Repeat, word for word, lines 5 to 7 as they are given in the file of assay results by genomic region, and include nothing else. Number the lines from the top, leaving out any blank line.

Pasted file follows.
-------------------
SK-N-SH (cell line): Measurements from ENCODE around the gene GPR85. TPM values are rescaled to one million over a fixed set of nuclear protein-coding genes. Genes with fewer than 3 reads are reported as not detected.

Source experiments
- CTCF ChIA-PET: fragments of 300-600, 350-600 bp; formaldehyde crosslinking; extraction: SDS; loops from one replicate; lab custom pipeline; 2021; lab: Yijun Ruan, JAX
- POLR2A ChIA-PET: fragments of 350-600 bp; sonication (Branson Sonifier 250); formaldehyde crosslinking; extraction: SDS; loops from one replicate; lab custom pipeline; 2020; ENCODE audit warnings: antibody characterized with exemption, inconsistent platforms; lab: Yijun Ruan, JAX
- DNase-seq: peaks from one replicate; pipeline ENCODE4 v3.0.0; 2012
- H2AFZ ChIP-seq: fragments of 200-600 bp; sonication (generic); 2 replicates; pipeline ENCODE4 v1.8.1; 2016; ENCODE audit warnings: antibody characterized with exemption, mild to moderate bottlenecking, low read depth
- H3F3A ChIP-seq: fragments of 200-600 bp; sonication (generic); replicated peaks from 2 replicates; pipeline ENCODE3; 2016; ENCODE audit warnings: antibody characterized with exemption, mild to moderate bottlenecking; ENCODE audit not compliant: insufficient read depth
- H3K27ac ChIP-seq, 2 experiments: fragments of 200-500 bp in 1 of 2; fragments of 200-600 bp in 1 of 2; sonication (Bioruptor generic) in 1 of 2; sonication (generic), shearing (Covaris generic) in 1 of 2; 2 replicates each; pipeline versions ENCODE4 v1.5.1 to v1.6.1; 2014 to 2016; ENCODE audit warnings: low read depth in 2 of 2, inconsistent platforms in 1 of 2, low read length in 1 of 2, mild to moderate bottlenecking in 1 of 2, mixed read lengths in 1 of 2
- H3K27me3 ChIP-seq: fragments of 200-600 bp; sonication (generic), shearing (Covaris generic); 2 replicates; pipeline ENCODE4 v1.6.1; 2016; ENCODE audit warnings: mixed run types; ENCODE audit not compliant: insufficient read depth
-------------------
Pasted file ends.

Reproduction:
- DNase-seq: peaks from one replicate; pipeline ENCODE4 v3.0.0; 2012
- H2AFZ ChIP-seq: fragments of 200-600 bp; sonication (generic); 2 replicates; pipeline ENCODE4 v1.8.1; 2016; ENCODE audit warnings: antibody characterized with exemption, mild to moderate bottlenecking, low read depth
- H3F3A ChIP-seq: fragments of 200-600 bp; sonication (generic); replicated peaks from 2 replicates; pipeline ENCODE3; 2016; ENCODE audit warnings: antibody characterized with exemption, mild to moderate bottlenecking; ENCODE audit not compliant: insufficient read depth